Institutional members access full text with Ovid®

Share this article on:

Understanding the Finger-Assisted Malar Elevation Technique in Face Lift

Ferreira, Lydia Masako M.D., Ph.D.; Horibe, Elaine Kawano M.D.

Plastic and Reconstructive Surgery: September 1st, 2006 - Volume 118 - Issue 3 - p 731-740
doi: 10.1097/01.prs.0000233050.10568.66
Cosmetic: Original Article

Background: The finger-assisted malar elevation technique addressing the midface represents one of the new trends in surgical techniques for facial rejuvenation. Although Aston described it in 1996, until now there has been no detailed publication on this technique and its anatomical relations. This study focused on the anatomical structures and layers involved in it.

Methods: Ten cadavers were dissected from the orbicularis oculi muscle to the base of malar fat pad, which was detached. All visible anatomical structures were described. The finger-assisted malar elevation technique was used in clinical cases and the surgical technique was described.

Results: This digital maneuver is performed in a relatively avascular plane, over the muscles and underneath the malar fat pad. The safety of this technique is also reinforced by the absence of important anatomical structures. Two hundred fifty-three patients underwent this procedure, and minor complications were recorded in six patients.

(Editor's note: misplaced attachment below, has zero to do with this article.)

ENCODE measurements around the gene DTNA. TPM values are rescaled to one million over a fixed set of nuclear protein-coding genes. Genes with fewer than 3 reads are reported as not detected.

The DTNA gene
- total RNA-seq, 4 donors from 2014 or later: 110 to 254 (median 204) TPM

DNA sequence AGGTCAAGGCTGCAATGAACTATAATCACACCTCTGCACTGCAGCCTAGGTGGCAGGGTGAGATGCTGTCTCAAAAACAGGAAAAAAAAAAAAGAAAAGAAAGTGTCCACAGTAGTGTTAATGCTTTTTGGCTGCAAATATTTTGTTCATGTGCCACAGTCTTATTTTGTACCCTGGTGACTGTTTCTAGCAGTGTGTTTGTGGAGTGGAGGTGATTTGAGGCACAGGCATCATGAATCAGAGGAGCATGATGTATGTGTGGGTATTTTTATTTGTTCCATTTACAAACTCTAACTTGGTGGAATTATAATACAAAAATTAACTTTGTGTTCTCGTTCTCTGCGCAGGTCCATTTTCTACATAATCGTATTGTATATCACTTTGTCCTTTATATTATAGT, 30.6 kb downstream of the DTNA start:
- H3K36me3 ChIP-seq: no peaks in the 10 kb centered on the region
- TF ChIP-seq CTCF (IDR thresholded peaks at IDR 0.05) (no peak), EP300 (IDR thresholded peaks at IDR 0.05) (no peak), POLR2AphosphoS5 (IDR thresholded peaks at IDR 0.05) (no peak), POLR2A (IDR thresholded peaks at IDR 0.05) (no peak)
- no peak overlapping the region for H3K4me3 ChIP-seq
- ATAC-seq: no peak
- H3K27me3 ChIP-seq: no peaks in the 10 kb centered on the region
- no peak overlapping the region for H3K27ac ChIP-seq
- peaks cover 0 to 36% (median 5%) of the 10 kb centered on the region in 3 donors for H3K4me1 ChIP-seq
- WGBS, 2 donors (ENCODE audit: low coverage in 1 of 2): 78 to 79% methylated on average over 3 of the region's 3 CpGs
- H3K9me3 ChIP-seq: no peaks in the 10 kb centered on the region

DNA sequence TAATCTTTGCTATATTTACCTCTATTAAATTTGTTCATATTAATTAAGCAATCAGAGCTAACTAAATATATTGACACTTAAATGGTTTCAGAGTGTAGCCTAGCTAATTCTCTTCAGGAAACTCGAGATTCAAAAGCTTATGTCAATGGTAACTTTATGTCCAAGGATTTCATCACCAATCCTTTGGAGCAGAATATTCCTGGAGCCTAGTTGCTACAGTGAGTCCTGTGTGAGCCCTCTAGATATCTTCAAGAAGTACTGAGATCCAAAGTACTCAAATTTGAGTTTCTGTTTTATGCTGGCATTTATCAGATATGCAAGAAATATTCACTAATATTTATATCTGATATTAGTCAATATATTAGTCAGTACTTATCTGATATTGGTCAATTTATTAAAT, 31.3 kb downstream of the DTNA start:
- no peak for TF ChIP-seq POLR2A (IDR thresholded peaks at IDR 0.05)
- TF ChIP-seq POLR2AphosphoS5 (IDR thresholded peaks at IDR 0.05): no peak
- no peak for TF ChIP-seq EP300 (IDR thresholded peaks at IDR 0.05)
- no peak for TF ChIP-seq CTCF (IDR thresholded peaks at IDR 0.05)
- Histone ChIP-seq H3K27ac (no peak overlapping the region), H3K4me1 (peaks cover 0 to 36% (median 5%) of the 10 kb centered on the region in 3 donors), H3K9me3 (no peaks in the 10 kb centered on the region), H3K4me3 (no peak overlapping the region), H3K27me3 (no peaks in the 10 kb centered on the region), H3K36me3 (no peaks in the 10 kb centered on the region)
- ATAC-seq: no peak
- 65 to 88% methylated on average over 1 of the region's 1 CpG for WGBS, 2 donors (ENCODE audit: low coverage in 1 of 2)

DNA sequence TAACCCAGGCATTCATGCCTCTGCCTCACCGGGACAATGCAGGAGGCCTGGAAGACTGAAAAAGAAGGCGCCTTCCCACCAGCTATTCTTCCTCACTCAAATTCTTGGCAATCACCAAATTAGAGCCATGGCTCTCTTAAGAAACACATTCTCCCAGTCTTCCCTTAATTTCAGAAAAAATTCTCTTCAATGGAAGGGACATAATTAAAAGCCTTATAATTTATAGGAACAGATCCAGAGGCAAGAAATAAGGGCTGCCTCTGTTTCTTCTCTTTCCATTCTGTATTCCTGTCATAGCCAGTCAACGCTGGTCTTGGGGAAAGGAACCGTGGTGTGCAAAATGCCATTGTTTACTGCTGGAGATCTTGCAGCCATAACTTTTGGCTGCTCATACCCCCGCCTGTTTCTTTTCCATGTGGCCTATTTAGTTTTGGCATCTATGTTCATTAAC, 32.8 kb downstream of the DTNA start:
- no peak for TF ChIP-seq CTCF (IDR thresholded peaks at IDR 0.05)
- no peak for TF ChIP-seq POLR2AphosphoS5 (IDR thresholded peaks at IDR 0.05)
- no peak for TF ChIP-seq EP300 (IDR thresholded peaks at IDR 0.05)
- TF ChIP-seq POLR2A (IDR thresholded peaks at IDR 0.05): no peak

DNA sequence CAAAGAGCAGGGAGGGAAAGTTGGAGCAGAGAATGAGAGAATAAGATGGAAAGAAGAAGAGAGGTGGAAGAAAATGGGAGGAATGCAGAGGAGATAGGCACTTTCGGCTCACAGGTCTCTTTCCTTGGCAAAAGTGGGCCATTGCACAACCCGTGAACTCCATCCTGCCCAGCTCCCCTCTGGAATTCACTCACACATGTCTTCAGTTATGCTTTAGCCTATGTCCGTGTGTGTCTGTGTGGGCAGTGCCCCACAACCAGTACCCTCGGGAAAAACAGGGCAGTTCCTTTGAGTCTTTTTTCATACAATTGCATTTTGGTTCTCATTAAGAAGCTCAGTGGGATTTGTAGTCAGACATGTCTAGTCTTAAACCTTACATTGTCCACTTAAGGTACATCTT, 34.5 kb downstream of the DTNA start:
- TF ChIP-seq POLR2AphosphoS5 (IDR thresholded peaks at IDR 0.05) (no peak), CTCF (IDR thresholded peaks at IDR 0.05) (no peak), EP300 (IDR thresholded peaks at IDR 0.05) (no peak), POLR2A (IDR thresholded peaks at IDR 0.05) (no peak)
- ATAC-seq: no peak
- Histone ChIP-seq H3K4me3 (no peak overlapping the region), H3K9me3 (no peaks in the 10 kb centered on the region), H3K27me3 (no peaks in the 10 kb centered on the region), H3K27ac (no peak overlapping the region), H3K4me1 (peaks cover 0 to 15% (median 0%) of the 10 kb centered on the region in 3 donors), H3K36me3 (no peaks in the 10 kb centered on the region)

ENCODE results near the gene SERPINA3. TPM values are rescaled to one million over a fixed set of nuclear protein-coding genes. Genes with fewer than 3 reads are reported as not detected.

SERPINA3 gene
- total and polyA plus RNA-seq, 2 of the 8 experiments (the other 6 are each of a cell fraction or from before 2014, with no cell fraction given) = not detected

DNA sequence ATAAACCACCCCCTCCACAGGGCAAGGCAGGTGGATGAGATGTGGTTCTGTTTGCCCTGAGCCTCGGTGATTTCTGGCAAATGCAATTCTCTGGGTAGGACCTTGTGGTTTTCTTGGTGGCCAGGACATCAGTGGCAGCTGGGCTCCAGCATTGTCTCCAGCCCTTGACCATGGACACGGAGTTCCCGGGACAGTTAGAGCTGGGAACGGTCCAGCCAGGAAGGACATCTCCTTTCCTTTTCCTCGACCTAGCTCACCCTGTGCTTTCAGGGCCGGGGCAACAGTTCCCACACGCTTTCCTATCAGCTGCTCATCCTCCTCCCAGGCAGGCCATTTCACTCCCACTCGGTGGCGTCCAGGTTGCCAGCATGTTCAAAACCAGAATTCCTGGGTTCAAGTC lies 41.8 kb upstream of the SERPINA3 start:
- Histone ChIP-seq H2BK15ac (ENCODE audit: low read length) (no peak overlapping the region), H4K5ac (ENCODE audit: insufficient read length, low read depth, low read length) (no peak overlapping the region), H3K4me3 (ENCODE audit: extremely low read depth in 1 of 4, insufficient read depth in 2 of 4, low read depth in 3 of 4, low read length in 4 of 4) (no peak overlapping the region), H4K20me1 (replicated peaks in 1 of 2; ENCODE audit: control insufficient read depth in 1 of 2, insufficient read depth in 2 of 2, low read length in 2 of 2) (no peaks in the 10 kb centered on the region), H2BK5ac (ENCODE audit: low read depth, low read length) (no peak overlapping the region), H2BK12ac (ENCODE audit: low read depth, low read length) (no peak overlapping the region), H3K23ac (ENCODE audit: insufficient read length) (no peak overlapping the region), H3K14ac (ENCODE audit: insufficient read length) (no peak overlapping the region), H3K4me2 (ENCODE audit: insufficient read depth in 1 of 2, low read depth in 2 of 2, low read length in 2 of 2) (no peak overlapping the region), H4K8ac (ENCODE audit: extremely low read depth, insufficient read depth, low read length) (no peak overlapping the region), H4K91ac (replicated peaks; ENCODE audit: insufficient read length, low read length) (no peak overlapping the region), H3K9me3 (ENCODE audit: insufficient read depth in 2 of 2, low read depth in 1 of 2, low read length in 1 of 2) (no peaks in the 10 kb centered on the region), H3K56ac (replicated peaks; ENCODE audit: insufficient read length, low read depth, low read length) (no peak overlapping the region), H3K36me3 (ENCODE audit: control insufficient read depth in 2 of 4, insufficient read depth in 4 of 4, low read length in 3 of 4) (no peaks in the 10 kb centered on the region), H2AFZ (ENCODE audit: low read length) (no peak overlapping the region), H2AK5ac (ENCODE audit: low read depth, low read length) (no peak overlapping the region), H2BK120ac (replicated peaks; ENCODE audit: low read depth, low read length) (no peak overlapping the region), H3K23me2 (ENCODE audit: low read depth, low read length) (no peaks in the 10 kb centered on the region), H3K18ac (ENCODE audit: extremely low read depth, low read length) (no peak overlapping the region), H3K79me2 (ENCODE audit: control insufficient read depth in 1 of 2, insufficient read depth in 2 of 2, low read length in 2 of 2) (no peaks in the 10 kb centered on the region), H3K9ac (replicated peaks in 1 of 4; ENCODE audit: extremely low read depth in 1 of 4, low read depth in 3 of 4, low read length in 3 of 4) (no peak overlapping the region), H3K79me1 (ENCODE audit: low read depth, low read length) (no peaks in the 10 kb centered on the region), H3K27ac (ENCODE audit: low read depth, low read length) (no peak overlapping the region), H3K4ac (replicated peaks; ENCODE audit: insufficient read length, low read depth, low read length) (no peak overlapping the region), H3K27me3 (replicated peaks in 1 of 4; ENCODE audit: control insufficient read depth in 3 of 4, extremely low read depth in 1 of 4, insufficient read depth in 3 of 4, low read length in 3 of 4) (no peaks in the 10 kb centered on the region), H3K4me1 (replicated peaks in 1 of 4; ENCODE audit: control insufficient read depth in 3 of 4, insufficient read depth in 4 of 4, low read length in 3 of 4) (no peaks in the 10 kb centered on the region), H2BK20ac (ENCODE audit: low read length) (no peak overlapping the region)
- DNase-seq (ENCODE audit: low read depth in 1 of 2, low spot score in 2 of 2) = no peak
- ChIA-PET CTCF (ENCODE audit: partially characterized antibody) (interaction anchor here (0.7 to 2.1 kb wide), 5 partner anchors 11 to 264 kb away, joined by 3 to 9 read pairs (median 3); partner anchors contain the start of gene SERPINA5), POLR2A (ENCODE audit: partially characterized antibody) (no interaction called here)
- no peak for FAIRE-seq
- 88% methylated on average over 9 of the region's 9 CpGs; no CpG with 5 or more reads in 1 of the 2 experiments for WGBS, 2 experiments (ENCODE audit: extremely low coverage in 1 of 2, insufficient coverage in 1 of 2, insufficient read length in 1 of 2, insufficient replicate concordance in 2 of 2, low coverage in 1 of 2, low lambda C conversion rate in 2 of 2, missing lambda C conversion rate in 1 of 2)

Conclusions: The supra-superficial musculoaponeurotic system plane is a safe and natural plane for the finger-assisted malar elevation technique. It also carries the advantage of allowing greater mobilization of the nasolabial fold, the superficial musculoaponeurotic system, and excess skin, although the major advantage is the facility of repositioning the malar fat pad to its original position, over the zygomatic body prominence.

São Paulo, Brazil

From the Division of Plastic and Reconstructive Surgery, São Paulo Federal University.

Received for publication May 9, 2005; accepted August 19, 2005.

Presented at the Plastic Surgery Meeting, Universidade Federal de São Paulo, in São Paulo, Brazil, May 2, 2000; and the Plastic Surgery Brazilian Congress, in Fortaleza, Ceara, Brazil, November 19 through 22, 2003.

Lydia Masako Ferreira, M.D., Ph.D., Division of Plastic and Reconstructive Surgery, São Paulo Federal University, Rua Napoleao de Barros, 715/4o andar, 04024-002, São Paulo, SP, Brazil,

©2006American Society of Plastic Surgeons